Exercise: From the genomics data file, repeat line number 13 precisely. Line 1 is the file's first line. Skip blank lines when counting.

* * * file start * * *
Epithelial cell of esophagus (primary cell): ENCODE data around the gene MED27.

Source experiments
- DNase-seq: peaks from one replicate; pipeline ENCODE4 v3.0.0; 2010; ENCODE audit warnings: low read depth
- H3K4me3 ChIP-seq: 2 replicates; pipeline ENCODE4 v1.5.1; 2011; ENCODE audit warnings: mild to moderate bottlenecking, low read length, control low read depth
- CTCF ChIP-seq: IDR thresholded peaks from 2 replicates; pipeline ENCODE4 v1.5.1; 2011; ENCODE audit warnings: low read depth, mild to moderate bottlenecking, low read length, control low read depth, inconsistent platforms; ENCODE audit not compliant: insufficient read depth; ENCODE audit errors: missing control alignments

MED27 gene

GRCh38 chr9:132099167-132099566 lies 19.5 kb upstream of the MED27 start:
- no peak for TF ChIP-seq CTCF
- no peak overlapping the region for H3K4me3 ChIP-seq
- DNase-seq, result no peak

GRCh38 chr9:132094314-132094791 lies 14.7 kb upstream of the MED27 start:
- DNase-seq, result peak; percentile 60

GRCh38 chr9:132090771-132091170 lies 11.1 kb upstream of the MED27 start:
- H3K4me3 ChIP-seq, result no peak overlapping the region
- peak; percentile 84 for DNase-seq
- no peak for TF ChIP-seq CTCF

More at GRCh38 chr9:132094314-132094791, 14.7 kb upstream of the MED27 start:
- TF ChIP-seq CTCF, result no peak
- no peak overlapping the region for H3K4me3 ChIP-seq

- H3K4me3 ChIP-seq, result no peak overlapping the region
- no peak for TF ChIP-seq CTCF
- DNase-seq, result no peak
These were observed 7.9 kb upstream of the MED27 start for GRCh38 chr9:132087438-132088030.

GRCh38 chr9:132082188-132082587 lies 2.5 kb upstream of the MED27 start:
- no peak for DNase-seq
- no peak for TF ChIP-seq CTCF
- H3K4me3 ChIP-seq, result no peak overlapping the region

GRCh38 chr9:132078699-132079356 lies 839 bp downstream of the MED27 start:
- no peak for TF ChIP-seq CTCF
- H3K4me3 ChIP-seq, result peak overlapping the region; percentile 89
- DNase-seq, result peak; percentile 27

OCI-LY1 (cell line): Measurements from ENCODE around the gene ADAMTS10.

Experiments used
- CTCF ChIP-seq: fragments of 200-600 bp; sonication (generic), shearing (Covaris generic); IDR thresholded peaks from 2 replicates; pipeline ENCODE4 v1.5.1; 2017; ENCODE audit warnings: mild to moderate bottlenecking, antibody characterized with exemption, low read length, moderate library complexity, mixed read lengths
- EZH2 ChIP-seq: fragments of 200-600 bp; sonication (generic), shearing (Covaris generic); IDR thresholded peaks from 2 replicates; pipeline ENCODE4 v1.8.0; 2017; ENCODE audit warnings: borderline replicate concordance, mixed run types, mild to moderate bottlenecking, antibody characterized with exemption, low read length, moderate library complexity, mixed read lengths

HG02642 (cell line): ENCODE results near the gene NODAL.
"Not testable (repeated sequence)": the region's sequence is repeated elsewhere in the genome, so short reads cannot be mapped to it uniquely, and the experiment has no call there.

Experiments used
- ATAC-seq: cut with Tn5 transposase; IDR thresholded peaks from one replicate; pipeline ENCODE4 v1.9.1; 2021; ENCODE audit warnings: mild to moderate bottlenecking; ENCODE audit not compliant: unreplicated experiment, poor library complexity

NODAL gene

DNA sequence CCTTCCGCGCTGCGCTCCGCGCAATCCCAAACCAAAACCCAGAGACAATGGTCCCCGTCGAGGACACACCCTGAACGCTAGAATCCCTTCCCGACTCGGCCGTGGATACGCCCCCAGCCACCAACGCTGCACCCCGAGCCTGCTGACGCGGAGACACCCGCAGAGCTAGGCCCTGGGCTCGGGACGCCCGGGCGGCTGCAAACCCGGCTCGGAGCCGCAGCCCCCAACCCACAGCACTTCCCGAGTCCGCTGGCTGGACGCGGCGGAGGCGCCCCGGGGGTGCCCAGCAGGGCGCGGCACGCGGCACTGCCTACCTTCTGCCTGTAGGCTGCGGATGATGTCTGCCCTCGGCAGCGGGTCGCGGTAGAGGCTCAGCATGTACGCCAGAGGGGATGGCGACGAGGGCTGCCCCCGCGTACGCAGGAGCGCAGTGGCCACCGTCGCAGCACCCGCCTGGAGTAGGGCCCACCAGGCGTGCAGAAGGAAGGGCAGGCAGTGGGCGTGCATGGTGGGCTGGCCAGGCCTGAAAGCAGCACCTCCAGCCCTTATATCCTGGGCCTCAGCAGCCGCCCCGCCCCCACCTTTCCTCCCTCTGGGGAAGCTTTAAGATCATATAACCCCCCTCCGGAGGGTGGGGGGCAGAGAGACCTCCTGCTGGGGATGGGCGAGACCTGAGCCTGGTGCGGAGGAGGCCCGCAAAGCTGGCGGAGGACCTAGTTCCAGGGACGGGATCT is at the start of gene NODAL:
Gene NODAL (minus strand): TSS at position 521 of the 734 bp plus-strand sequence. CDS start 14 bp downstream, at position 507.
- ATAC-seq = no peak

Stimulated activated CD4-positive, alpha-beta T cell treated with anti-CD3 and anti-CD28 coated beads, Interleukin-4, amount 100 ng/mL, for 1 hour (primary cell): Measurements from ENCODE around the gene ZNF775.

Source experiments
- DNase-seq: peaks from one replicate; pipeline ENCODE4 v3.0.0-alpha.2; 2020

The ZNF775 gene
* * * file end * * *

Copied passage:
GRCh38 chr9:132090771-132091170 lies 11.1 kb upstream of the MED27 start: